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Franz Liszt
1811 - 1886
Picture Picture
F. Liszt
Franz (Ferencz) Liszt (22/10/1811 - 31/07/1886), a Hungarian (born in Raiding, Hungary, now Austria) composer and greatest pianist of his time. He had a large influence on the development of music in the 19th century. Teacher of Conrad Ansorge (1862 - 1930).
Source:Grove's dictionary of music and musicians
Requiem in D minor R. 488
Composed in:1868
Musical form:mass
Text/libretto:Latin mass
In memory of:Frédéric Chopin and the composer's mother (?)
Label(s):Adès 14.159-2
Hungaroton HCD 11267-2
Requiem for male voices and organ (S.12) contains:
01. Requiem aeternam (8'55)
02. Dies irae (18'51)
03. Offertorium (9'04)
04. Sanctus (5'55)
05. Agnus Dei (5'54)
06. Libera me (6'24)
Source:booklet of cd Adès 14159 2

♫ 01. Requiem aeternam
© Adès 14159 2

♫ 02. Dies irae
© Adès 14159 2

♫ 03. Offertorium
© Adès 14159 2

♫ 04. Sanctus
© Adès 14159 2

♫ 05. Agnus Dei
© Adès 14159 2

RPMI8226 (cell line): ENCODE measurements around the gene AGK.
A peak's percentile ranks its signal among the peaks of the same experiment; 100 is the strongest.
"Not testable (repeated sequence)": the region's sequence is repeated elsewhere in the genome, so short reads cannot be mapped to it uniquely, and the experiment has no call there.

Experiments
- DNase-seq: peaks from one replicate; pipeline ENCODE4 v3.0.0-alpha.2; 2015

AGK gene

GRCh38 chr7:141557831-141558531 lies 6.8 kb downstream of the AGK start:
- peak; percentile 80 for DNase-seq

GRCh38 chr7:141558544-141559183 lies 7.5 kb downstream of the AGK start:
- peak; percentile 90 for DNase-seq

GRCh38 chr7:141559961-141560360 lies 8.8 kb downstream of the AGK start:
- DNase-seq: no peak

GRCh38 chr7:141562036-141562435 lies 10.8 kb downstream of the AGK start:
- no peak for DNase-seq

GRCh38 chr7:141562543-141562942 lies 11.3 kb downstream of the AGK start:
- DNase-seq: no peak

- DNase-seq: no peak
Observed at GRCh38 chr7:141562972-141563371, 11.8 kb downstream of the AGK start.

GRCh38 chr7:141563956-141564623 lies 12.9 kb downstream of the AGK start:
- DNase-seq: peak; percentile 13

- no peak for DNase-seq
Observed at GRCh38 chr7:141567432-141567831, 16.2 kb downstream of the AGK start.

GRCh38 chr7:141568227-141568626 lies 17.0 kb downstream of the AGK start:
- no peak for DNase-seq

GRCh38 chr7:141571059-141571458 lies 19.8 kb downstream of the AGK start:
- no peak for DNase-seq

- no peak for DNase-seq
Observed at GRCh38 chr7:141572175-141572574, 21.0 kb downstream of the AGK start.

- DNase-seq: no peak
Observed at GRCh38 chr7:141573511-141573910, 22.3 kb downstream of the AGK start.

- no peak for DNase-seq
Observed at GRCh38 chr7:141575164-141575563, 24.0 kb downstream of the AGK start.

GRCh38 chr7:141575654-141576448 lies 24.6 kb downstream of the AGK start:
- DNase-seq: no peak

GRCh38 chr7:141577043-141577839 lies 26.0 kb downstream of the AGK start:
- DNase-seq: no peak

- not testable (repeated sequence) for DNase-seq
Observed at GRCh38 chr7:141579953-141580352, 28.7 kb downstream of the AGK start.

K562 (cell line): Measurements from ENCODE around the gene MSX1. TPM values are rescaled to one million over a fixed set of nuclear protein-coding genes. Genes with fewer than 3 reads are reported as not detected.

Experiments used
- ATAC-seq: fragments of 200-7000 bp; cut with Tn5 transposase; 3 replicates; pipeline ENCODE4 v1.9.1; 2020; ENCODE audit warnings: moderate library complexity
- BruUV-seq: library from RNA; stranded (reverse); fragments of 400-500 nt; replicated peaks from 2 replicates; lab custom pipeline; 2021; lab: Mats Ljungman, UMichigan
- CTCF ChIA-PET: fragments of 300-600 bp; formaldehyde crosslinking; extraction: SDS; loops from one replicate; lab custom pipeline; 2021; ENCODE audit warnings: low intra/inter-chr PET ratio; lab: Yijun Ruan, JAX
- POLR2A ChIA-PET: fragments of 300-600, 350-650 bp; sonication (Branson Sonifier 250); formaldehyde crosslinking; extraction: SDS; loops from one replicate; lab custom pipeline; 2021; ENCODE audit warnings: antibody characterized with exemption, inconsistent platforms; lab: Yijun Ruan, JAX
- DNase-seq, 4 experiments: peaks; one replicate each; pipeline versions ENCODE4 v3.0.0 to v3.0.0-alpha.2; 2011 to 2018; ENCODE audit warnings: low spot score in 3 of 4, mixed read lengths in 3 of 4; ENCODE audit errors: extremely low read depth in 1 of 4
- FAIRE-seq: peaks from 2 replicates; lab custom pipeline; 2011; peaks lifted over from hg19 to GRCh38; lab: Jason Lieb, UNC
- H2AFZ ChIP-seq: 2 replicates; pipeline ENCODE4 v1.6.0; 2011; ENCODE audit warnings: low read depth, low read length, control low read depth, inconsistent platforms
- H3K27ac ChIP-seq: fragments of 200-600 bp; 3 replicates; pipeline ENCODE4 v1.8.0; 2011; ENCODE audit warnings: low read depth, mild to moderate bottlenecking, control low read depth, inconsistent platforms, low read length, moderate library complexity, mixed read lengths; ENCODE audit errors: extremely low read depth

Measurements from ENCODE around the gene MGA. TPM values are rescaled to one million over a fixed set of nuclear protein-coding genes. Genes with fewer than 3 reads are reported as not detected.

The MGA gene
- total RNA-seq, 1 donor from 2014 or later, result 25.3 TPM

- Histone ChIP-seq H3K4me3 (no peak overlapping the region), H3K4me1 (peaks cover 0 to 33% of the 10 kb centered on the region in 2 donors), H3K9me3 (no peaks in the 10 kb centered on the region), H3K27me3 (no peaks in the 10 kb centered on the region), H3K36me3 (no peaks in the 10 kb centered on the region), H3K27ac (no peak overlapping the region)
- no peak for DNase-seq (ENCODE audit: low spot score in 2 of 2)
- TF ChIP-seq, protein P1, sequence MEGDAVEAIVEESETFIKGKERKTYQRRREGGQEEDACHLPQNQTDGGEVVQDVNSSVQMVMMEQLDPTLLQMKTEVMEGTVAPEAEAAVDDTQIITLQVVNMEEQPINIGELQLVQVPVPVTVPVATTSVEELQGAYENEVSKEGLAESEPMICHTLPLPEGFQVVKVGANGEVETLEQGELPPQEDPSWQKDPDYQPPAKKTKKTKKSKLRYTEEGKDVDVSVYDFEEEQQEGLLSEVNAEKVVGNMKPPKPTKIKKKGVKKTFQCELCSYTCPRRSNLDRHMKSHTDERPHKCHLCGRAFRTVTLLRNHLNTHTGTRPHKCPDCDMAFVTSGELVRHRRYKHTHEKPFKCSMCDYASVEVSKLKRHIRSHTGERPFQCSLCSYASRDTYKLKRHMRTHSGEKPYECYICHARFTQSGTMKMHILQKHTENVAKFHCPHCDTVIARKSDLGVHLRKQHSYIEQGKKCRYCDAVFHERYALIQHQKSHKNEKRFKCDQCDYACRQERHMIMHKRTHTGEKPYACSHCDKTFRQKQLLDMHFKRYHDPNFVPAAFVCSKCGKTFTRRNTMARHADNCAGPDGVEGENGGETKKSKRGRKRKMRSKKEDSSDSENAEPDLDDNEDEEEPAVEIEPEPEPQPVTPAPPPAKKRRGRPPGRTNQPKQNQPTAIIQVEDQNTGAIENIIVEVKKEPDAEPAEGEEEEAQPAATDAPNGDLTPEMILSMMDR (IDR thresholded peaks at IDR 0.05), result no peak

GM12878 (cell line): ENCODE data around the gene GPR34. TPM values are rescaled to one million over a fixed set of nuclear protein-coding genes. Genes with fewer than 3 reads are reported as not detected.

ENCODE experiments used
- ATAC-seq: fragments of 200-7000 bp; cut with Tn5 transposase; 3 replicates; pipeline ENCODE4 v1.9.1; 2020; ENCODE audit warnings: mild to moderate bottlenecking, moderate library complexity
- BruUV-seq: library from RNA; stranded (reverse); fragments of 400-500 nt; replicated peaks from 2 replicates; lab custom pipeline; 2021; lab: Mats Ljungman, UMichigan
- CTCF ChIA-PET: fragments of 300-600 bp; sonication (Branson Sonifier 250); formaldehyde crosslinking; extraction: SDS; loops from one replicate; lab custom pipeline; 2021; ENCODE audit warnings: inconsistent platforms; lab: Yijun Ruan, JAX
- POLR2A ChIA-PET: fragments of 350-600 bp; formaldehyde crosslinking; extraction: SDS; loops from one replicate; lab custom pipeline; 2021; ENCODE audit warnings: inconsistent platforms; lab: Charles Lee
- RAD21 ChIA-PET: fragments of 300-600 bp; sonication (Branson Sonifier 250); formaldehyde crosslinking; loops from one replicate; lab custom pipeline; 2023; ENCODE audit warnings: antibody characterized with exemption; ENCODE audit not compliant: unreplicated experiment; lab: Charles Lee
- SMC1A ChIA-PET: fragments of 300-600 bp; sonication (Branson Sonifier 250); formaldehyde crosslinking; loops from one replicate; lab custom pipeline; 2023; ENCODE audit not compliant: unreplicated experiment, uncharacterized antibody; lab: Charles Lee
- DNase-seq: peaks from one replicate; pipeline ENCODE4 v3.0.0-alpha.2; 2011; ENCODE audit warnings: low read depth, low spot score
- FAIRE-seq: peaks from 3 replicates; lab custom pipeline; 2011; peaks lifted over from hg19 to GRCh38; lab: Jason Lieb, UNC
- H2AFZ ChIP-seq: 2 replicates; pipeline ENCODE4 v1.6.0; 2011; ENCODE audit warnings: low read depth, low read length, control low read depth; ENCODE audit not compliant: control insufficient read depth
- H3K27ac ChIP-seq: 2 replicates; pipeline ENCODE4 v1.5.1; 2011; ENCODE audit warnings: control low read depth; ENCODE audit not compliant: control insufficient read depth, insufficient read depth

♫ 06. Libera me
© Adès 14159 2
A requiem, originaly dated 1867/1868, in which soloists and chorus are accompanied by organ and optional brass.
Author:Steven Chang-Lin Yu
The "Libera me" was added in 1871. He composed it for male voices, problably because women were forbidden to sing from behind the altar. The mood is set straight away in the "Introit": peace and rest are expressed with great depth of emotion. Each verse of the "Dies Irae" has a different character, sometimes tragic, sometimes beseeching. Liszt shows a preference for the verses "Recordare" and "Qui Mariam absolvisti". The Sequence, dating from the 13th century, ends with the "Pie Jesu" in a mood of angelic sweetness. The "Offertory, Domine Jesu Christi" consists of the three highly contrasted sections indicated by the text. After the "Sanctus" each utterance of the "Agnus Dei" is given by the baritone soloist to which the chorus replies. Of considerable vocal intensity, the conclusion of the "Lux Aeterna" prefigures Fauré. Finally, the "Libera me" (song of absolution) is treated like a prayer which develops over tragic organ chords, inspired by the apocalyptic character of the "Dies Ira" The work ends with the serene calm of eternal peace.
This impressive mass of the dead was sung in Rome on 12th March 1887 at the funeral of princess Carolyne Sayn-Wittgenstein (whom he dearly wished to marry).
Author:Louis Kalck, translation: Charles Whitfiew
This requiem was written in memory of Frédéric Chopin (1810 - 1849), the composer's friend who died 20 years before he composed this requiem.
F. Chopin